|Yard & Garden Line News
Volume 5 Number 9 June 15, 2003
Some Notes on Buddleia
Jeff Gillman, Extension Nursery Management Specialist
Buddleia davidii, more commonly known as butterfly-bush, is known as one of greatest butterfly attracting plants in the nursery industry today. Minnesota, however, does not have a climate that readily lends itself to buddleias' need for warm winters.
'Royal Red' rarely survives winter here.
Over the past few years, the Teaching Research Extension (TRE) nursery at the University of Minnesota has trialed a few buddleia cultivars to establish whether any of them could tolerate Minnesota winters. What we have established is that, indeed, there are no reliably root-hardy Buddleia davidii cultivars for us. Despite this lack of hardiness, there are a few cultivars out there that are worth looking at because they have a chance to live as a perennial for a number of years (until a particularly bad winter). A few cultivars should be avoided because they simply can't make it through even our mildest winters.
The first rule of thumb is that the most common cultivars out there are not going to survive the winter. 'Royal Red' and 'Black Knight' rarely make it through a Minnesota winter without heavy mulching. Additionally, the yellow cultivars including 'Honeycomb' and 'Sungold' are B. davidii crosses with the South American buddleia species B. globosa and their survival, as anything but an annual, is highly in doubt.
Some of the cultivars that we (and others) have brought through a winter as perennials include 'Mary's White' which survived two winters for us, with no mulching, until this past winter and 'Rice Creek' which was selected by Betty Ann Adison and Harvey Buchite of Rice Creek Gardens.
Additionally we are trialing a new seedling buddlia that we discovered growing as an escape in one of our containers at the end of the winter two years ago. This plant will be trialed for at least two years before it is released for production. There is another species, B. alternifolia, that is significantly more cold hardy than B. davidii and might survive here. This species is extremely attractive and I have seen it trained into a tree which would be very difficult to do with B. davidii. We have not trialed this species because it has one major drawback -- it blooms only once a year on old wood and so butterflies are only attracted into the garden for a portion of the season.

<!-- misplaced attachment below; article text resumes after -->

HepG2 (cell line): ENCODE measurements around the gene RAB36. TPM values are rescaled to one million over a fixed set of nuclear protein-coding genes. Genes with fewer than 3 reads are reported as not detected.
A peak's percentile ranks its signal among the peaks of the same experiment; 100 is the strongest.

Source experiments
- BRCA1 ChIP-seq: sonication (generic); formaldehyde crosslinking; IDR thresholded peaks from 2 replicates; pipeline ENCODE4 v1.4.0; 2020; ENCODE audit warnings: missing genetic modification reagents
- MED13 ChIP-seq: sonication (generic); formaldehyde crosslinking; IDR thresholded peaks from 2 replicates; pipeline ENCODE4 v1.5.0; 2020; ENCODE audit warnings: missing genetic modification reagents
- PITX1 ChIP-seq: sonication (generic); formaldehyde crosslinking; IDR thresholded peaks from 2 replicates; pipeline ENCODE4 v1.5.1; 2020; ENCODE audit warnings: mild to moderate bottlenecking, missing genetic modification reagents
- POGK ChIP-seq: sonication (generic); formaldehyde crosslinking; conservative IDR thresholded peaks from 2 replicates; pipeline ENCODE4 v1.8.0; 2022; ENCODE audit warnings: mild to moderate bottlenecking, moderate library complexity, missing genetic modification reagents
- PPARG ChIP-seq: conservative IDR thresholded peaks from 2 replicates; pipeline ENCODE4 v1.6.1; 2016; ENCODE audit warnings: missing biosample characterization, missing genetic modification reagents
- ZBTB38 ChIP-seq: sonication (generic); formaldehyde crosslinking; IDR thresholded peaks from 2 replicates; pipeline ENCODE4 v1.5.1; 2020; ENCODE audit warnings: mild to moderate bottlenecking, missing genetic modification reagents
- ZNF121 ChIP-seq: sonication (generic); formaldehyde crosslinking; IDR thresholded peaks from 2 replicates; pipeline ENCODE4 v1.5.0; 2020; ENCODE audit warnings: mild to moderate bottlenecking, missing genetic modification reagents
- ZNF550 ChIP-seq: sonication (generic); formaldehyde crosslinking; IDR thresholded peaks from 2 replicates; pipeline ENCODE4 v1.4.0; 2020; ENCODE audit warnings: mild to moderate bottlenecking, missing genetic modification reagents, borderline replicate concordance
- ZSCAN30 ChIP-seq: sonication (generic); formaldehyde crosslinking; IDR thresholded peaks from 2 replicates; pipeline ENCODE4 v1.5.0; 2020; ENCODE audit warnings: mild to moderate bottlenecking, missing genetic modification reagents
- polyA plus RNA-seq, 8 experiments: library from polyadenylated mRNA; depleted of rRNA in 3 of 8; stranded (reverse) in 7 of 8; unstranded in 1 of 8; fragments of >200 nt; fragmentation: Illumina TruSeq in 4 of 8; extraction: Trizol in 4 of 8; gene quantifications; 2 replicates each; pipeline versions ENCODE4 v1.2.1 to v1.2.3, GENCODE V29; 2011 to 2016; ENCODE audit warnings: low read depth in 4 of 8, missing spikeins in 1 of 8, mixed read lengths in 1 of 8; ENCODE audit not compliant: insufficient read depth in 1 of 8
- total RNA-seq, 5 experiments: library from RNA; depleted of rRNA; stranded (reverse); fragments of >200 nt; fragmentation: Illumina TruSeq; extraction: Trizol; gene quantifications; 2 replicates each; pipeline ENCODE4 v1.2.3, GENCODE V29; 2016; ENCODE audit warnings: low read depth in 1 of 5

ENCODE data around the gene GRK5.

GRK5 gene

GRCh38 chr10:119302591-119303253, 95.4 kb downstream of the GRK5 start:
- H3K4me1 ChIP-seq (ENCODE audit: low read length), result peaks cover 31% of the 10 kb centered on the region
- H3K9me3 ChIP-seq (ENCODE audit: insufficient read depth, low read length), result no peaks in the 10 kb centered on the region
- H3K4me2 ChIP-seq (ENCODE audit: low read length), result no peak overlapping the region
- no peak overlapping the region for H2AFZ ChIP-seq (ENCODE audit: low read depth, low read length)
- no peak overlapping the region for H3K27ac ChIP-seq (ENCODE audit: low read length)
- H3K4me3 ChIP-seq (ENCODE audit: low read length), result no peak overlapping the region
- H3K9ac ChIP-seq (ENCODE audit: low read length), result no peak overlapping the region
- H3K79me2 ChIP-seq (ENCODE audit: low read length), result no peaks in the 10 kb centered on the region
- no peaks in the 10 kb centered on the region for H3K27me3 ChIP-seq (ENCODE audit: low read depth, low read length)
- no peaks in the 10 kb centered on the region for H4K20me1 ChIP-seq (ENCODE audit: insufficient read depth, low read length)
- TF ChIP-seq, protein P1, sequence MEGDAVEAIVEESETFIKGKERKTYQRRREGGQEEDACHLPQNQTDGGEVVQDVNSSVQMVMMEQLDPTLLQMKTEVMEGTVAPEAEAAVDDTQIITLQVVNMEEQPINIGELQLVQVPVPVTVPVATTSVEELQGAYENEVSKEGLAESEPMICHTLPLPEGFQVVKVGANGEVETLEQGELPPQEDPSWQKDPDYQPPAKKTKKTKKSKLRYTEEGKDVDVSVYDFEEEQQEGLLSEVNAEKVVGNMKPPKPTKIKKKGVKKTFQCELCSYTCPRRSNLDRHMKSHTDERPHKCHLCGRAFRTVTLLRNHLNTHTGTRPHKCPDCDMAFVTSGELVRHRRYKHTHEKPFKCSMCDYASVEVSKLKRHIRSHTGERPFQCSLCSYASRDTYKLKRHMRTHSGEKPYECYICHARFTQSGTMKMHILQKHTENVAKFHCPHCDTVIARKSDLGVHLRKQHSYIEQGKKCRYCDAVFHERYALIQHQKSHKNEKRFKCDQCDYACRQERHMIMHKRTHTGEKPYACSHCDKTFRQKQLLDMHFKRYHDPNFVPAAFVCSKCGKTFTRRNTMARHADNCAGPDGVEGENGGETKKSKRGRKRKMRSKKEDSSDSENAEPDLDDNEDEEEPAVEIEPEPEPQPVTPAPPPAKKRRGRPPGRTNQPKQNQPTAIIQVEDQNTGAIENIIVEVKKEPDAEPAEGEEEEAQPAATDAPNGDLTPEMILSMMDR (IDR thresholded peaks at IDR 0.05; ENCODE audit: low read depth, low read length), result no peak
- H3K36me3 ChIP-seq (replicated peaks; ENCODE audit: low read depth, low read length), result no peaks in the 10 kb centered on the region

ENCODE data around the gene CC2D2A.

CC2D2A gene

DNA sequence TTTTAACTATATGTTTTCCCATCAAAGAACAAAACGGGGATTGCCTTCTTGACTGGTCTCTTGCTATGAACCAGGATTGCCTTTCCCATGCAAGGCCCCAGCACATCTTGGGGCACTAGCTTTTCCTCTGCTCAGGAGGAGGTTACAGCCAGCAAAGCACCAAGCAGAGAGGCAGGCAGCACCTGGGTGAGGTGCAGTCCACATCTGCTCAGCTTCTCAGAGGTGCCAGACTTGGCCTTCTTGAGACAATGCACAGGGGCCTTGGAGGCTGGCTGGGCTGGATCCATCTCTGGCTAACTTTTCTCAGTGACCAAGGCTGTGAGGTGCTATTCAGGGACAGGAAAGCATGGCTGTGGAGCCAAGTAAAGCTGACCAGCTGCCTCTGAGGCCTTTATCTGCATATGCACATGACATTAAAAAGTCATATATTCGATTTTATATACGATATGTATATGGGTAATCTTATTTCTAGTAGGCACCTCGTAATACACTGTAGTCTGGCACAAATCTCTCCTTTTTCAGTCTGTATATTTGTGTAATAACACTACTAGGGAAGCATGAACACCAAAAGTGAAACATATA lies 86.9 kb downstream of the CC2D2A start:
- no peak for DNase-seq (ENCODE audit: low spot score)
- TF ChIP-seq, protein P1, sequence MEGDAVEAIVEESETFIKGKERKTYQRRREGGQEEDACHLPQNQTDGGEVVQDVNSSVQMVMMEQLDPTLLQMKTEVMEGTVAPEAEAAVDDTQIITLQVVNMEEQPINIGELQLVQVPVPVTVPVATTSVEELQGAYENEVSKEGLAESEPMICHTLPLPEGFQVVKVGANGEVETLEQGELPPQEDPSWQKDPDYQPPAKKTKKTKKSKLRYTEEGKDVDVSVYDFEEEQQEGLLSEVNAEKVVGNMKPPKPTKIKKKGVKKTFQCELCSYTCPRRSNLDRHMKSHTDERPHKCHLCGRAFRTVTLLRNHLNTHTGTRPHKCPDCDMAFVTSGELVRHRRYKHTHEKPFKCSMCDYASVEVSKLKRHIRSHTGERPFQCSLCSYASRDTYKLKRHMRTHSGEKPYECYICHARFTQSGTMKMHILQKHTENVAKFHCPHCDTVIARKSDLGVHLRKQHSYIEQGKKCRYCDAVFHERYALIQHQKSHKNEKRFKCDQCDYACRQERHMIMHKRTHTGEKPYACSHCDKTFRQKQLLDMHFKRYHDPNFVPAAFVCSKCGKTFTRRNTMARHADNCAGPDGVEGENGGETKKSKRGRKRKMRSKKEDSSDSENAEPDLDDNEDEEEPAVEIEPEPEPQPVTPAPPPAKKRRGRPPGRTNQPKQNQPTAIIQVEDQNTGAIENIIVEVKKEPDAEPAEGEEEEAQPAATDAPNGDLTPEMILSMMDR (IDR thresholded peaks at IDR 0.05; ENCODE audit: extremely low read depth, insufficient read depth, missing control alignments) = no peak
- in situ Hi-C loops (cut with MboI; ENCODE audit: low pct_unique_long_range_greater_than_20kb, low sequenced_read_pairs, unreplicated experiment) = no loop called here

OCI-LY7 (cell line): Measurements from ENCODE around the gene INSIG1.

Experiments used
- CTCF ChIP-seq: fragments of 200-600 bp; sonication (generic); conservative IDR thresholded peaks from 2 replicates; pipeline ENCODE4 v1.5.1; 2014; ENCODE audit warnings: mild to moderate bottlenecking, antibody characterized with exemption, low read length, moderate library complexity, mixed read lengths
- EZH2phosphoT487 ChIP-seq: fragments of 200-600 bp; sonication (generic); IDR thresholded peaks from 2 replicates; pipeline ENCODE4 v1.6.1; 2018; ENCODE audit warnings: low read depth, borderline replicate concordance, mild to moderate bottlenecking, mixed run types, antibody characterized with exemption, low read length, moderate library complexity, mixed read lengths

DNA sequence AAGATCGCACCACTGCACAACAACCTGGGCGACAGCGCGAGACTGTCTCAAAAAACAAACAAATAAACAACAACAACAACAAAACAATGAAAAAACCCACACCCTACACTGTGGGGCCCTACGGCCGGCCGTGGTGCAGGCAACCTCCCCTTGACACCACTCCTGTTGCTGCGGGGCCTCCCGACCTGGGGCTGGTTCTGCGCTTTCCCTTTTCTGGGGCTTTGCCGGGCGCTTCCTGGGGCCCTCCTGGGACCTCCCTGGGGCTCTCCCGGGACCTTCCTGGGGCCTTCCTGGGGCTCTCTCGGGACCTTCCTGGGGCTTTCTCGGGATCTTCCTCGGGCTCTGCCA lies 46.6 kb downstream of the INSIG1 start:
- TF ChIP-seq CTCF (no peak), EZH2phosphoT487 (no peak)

The cultivars listed as more cold hardy have a slightly better than fair chance of surviving the winter without mulching, but for best success be sure to mulch your plants over the winter months.
If you think that you'd like to try growing buddleia there are just a few concerns, besides cold hardiness, that you need to worry about. Buddleias, in general, are best sited where they can be allowed to grow freely and show off their wild and
wooly form while bringing in all of those summer butterflies like skippers, sulfurs, and especially swallowtails. It is widely thought that these plants needs sun and, for maximum flowering, that is absolutely true. However, these plants will survive in the shade but will be even leggier than usual and won't produce as many blooms.
Butterfly-bush with butterfly.|
Buddleia can handle a wide range of soil textures and pH levels. One of buddleia's great claims to fame is that after World War II it was one of only two woody species that would live and grow in bombed out buildings. Buddleia does prefer well drained soil, but it can handle slightly wet soil. Additionally, while buddleia does prefer a slightly acid pH, it can handle alkaline conditions and often thrives at a pH above 7 or even 7.5.